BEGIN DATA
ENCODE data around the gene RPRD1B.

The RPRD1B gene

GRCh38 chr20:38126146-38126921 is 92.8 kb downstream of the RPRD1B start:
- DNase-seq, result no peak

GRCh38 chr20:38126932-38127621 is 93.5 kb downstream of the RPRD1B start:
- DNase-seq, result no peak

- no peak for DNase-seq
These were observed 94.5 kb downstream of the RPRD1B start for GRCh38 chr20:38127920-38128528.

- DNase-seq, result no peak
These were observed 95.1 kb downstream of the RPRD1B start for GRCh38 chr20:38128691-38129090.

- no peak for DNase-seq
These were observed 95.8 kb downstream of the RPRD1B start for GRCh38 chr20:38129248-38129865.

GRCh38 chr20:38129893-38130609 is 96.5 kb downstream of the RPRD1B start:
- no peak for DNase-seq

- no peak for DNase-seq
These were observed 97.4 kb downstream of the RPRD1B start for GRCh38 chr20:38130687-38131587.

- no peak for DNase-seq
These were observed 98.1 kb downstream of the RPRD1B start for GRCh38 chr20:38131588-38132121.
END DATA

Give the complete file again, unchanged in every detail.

ENCODE data around the gene RPRD1B.

The RPRD1B gene

GRCh38 chr20:38126146-38126921 is 92.8 kb downstream of the RPRD1B start:
- DNase-seq, result no peak

GRCh38 chr20:38126932-38127621 is 93.5 kb downstream of the RPRD1B start:
- DNase-seq, result no peak

- no peak for DNase-seq
These were observed 94.5 kb downstream of the RPRD1B start for GRCh38 chr20:38127920-38128528.

- DNase-seq, result no peak
These were observed 95.1 kb downstream of the RPRD1B start for GRCh38 chr20:38128691-38129090.

- no peak for DNase-seq
These were observed 95.8 kb downstream of the RPRD1B start for GRCh38 chr20:38129248-38129865.

GRCh38 chr20:38129893-38130609 is 96.5 kb downstream of the RPRD1B start:
- no peak for DNase-seq

- no peak for DNase-seq
These were observed 97.4 kb downstream of the RPRD1B start for GRCh38 chr20:38130687-38131587.

- no peak for DNase-seq
These were observed 98.1 kb downstream of the RPRD1B start for GRCh38 chr20:38131588-38132121.